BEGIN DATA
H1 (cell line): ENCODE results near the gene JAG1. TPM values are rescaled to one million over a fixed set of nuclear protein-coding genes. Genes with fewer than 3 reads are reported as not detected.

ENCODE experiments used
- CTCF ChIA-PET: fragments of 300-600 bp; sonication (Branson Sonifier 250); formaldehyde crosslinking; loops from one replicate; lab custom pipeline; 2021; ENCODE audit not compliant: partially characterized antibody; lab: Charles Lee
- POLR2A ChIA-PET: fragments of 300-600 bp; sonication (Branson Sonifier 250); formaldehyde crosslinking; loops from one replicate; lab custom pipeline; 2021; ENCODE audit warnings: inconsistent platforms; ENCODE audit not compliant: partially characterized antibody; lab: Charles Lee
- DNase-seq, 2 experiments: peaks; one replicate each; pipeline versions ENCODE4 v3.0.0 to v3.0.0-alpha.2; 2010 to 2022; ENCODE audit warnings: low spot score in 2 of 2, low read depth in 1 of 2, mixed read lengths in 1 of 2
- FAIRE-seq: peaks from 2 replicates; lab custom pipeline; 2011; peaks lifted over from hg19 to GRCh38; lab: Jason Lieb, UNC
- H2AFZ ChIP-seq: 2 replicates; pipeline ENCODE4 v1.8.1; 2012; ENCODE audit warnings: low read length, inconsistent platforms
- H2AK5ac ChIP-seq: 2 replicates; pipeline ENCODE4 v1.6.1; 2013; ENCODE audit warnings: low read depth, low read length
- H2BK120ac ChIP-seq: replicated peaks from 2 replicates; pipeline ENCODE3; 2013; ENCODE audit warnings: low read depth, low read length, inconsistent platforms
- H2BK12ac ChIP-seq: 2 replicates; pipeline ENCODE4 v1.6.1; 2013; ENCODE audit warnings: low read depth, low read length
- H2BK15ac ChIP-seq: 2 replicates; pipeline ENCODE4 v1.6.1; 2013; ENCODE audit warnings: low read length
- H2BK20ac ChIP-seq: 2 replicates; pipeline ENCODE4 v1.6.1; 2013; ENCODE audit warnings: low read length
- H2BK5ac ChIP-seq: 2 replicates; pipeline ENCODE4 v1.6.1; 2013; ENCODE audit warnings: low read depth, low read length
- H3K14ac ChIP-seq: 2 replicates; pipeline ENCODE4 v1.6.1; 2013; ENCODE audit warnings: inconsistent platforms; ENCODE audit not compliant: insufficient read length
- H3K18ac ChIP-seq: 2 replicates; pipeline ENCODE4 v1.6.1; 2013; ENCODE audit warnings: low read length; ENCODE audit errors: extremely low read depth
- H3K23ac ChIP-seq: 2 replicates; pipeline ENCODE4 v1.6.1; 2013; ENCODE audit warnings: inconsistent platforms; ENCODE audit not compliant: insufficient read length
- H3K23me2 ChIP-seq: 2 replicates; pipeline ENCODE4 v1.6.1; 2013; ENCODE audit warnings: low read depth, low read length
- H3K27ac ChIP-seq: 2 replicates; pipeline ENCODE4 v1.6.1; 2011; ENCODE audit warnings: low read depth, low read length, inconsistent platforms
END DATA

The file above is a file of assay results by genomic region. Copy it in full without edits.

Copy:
H1 (cell line): ENCODE results near the gene JAG1. TPM values are rescaled to one million over a fixed set of nuclear protein-coding genes. Genes with fewer than 3 reads are reported as not detected.

ENCODE experiments used
- CTCF ChIA-PET: fragments of 300-600 bp; sonication (Branson Sonifier 250); formaldehyde crosslinking; loops from one replicate; lab custom pipeline; 2021; ENCODE audit not compliant: partially characterized antibody; lab: Charles Lee
- POLR2A ChIA-PET: fragments of 300-600 bp; sonication (Branson Sonifier 250); formaldehyde crosslinking; loops from one replicate; lab custom pipeline; 2021; ENCODE audit warnings: inconsistent platforms; ENCODE audit not compliant: partially characterized antibody; lab: Charles Lee
- DNase-seq, 2 experiments: peaks; one replicate each; pipeline versions ENCODE4 v3.0.0 to v3.0.0-alpha.2; 2010 to 2022; ENCODE audit warnings: low spot score in 2 of 2, low read depth in 1 of 2, mixed read lengths in 1 of 2
- FAIRE-seq: peaks from 2 replicates; lab custom pipeline; 2011; peaks lifted over from hg19 to GRCh38; lab: Jason Lieb, UNC
- H2AFZ ChIP-seq: 2 replicates; pipeline ENCODE4 v1.8.1; 2012; ENCODE audit warnings: low read length, inconsistent platforms
- H2AK5ac ChIP-seq: 2 replicates; pipeline ENCODE4 v1.6.1; 2013; ENCODE audit warnings: low read depth, low read length
- H2BK120ac ChIP-seq: replicated peaks from 2 replicates; pipeline ENCODE3; 2013; ENCODE audit warnings: low read depth, low read length, inconsistent platforms
- H2BK12ac ChIP-seq: 2 replicates; pipeline ENCODE4 v1.6.1; 2013; ENCODE audit warnings: low read depth, low read length
- H2BK15ac ChIP-seq: 2 replicates; pipeline ENCODE4 v1.6.1; 2013; ENCODE audit warnings: low read length
- H2BK20ac ChIP-seq: 2 replicates; pipeline ENCODE4 v1.6.1; 2013; ENCODE audit warnings: low read length
- H2BK5ac ChIP-seq: 2 replicates; pipeline ENCODE4 v1.6.1; 2013; ENCODE audit warnings: low read depth, low read length
- H3K14ac ChIP-seq: 2 replicates; pipeline ENCODE4 v1.6.1; 2013; ENCODE audit warnings: inconsistent platforms; ENCODE audit not compliant: insufficient read length
- H3K18ac ChIP-seq: 2 replicates; pipeline ENCODE4 v1.6.1; 2013; ENCODE audit warnings: low read length; ENCODE audit errors: extremely low read depth
- H3K23ac ChIP-seq: 2 replicates; pipeline ENCODE4 v1.6.1; 2013; ENCODE audit warnings: inconsistent platforms; ENCODE audit not compliant: insufficient read length
- H3K23me2 ChIP-seq: 2 replicates; pipeline ENCODE4 v1.6.1; 2013; ENCODE audit warnings: low read depth, low read length
- H3K27ac ChIP-seq: 2 replicates; pipeline ENCODE4 v1.6.1; 2011; ENCODE audit warnings: low read depth, low read length, inconsistent platforms